Bit 0     - Receipt from HOST (RTS) ON/OFF. MR25 does not use it, always 0.
Bit 1     - CNC sends data from TPC yes/no. MR25 does not use it, always 0.
Bit 2     - sends yes/no.
Bit 3     - receives yes/no.
Bit 5     - received memory from HF channel empty no/yes. MR25 does not use
it, always 0.

Reply to 4C:

| 0x55/8 | Adr/8 | Level/8 | AdConst/8 | MultConst/8 |


Adr        - address of station which is sending the packet (configured to
the relevant port)
Level      - level of signal of last received packet
AdConst    - Additive correction constant of measurement. For MR25 = level
MultiConst - Multiplicative correction constant of measurement. For MR25 = 0

3. Example of implementation into the MORSE system

external device ---> MCU 1

4422 0200 AABB 00

      MCU 1 ---> MCU 2


      MCU 2 ---> external device

4433 0200 AABB 00

4. Configuration parameters

Adjustable link parameters:

  • ACK timeout is the time after completion of transmission of a data packet, for which the transmitting side waits for packet acknowledgement ACK. If ACK is not received the packet is resent.
  • No. of repeats. If the number of repeats has been used up and the final ACK timeout runs out, the network layer is passed information about packet loss.
  • acknowledgement yes/no. when setting yes/no all packets except 2.3.2. are acknowledged/not acknowledged with a 1 byte packet of type ACK/NAK (0x06/0x15)
  • Checksum 0xFFFF/const.. Most packets have a check byte at the end – checksum (supplement to the total over the bytes of the whole packet) – setting 0xFFFF. In case other constants are set than 0xFFFF the set constant is supplemented into the checksum space (lower byte).

Recommended values:

  • ACK timeout – 1.5 times the time for transmitting the longest possible packet at the set speed (max timeout 65535 ms)
  • Number of repeats – 10 (max 65535)

5. Differences in RDS between MORSE and RD300FS

Certain differences have already been described in earlier chapters. The other differences are described below:

5.1 Differences in RDS in the network layer

  1. RD300FS cannot reply to packet 48H to its own adr, MORSE can
  2. With the RD300FS certain versions of SW return to the end of packet 45 even data which was transmitted (without header and checksum), i.e. packet is not of size 4 bytes. MORSE presents packet 45 exactly according to the above description.
  3. For the statistic report (packet 49) at the RD300FS a signal level packet is delivered, as obeyed by the first station of packet 49 from the station which sent it. In this case during relay one has to “reach” into the data of the relayed packet – send it to the RDS protocol layer. Relaying in Morse is solved at a different SW level than protocols and therefore it is not possible to reasonably register this information to packets. If it comes to the MR25, which requested statistics, packet 49, which does not have the level supplemented at its end, supplements the MR25 with the signal level with which it received the packet from the last station.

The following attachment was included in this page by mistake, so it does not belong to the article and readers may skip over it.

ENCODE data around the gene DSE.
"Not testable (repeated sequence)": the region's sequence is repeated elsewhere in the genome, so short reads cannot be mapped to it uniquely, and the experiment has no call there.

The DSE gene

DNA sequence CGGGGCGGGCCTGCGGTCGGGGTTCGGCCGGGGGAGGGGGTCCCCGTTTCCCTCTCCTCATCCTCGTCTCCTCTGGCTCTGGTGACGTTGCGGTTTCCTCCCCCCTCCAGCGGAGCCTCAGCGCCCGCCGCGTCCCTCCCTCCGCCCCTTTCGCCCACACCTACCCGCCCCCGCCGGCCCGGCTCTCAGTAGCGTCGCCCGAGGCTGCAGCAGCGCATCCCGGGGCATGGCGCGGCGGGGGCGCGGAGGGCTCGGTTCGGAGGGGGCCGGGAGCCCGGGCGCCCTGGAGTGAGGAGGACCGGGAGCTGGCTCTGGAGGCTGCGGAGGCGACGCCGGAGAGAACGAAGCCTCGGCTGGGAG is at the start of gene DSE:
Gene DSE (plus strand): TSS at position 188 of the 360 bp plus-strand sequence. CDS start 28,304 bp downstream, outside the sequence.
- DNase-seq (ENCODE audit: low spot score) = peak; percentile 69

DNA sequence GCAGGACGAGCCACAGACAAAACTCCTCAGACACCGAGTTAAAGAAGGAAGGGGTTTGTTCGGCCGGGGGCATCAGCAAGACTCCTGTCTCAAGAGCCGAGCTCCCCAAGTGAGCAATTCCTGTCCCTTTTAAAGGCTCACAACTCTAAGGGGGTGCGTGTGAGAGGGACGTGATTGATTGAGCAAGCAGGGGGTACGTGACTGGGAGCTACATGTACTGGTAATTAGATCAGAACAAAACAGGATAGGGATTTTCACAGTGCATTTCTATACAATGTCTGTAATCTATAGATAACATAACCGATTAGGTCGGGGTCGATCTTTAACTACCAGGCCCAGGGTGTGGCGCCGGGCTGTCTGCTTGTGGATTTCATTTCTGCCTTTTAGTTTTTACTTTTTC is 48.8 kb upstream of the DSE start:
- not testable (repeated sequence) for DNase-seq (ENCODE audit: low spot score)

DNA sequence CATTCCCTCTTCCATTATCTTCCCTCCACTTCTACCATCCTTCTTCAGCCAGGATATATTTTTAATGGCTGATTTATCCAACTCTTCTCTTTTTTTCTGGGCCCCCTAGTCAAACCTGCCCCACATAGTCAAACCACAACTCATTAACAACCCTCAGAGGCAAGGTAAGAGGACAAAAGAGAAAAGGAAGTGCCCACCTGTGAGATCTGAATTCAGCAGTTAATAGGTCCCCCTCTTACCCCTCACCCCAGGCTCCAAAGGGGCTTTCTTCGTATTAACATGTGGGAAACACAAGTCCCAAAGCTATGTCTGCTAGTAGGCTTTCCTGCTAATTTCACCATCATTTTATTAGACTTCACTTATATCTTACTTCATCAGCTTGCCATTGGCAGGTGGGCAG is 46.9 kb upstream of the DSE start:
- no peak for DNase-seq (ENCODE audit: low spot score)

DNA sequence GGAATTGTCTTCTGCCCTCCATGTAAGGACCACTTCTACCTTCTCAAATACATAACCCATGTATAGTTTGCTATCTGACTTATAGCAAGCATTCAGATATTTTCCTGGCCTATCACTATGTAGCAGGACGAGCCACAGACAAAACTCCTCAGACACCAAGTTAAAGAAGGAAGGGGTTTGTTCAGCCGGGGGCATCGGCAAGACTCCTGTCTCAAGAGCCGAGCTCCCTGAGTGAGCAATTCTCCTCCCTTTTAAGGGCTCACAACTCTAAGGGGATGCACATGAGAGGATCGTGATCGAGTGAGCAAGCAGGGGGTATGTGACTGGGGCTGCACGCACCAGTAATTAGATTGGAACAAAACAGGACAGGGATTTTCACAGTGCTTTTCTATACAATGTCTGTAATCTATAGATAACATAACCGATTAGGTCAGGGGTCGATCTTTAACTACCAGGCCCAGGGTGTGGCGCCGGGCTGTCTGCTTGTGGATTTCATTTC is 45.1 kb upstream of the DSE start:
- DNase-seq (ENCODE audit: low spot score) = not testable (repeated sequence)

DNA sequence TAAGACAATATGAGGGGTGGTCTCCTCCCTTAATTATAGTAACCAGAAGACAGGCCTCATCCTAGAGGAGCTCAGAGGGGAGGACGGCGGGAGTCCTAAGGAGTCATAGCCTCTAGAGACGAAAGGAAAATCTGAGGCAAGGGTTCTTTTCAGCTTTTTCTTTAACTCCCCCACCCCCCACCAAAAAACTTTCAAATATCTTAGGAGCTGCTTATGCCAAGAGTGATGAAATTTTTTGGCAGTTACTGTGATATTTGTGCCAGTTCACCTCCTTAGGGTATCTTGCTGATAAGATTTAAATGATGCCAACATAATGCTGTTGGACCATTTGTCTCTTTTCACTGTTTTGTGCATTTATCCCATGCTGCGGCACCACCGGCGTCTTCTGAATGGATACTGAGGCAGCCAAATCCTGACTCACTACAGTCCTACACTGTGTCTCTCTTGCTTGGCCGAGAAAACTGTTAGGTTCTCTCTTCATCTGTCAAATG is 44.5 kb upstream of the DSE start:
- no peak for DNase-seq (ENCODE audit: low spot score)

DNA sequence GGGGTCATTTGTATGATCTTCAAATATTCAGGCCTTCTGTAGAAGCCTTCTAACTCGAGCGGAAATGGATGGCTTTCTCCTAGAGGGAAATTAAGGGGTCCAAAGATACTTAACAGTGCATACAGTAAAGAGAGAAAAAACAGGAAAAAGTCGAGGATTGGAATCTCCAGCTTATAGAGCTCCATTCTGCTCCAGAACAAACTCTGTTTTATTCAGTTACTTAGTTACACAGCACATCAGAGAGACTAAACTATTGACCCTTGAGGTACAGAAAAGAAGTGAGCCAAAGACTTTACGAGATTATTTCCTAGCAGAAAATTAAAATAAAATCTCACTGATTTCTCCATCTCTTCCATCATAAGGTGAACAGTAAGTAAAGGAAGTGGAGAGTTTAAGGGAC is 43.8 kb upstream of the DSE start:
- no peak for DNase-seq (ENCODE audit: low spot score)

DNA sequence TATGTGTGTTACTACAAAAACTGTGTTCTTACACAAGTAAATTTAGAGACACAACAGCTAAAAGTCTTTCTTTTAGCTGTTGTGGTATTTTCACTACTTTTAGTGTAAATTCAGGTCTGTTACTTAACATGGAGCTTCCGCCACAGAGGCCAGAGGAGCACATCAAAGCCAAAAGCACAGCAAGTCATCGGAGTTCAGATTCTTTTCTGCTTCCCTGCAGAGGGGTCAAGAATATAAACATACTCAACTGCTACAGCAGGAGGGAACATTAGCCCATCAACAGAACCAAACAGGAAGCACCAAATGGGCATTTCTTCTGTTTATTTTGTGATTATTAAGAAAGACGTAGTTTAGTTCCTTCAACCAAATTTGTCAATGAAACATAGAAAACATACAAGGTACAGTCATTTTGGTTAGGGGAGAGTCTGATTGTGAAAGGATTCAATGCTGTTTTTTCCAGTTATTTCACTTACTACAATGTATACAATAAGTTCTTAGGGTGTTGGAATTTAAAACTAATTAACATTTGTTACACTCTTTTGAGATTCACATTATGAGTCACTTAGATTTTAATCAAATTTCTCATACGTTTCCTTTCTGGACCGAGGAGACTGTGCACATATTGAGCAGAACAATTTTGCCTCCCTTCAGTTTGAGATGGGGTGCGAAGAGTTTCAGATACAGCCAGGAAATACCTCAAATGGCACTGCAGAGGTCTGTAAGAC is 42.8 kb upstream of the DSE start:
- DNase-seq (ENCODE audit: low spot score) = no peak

4. Packet type 59 – soft reset. Special service of mode C92 (modem, edit, access, mode) designed for RD300FS station. In Morse mode this service has no meaning (soft reset in the MR25 executes a different service – see Morse – communication in air). In mode C92 this MR25 packet is transmitted. If however it is determined for the MR25, the MR25 does not accept it. RDS in Morse mode always returns NAK for packet type 59.
  5. RD300FS cannot transmit a packet with zero data length, MR25 can.
  6. Certain versions of SW in the RD300FS for packet 49 (statistics) do not supplement on relay of the measured level (behaves the same as the MR25) – e.g. network VaK ??ár.

5.2 Differences in RDS on the RF channel

  1. Communication on the RF channel for RD300FS always runs safely, i.e. RD300FS does not know packet type 48 in air. It only knows C8. With the MR25 it can be configured in modem params.
  2. For the RD300FS during relaying it overrides the size in the header of the packet in air. After relaying the size randomly changes – probably the protocol does not take it into consideration at all.

5.3 Differences in RdsInst

  1. Program RdsInst (version 11) before each communication with the devices transmits a request for status (packet 51). With RD300FS packets are always “glued” i.e.. 54+06+4B and from the side of the PC also 51+4B. The MR25 is able to read the “glued” packets step by step and immediately reply, i.e. communication runs 51-54, 4B-06. RdsInst does not understand this and packet 4B from the station is received the second time. Therefore it is necessary to set in port configuration 1x repeating.
  2. When communicating over modem numbers RdsInst strictly takes from the database the modem number belonging to the member number in the network. i.e. address (all 3 bytes), which are configured in the MR25 to the relevant port have to conform to the following limitation:
    • a) the number has to be in the range 0100|XXXX|XXXX
    • b) the last byte must agree with the member number listed in the database and cannot be larger than 7F.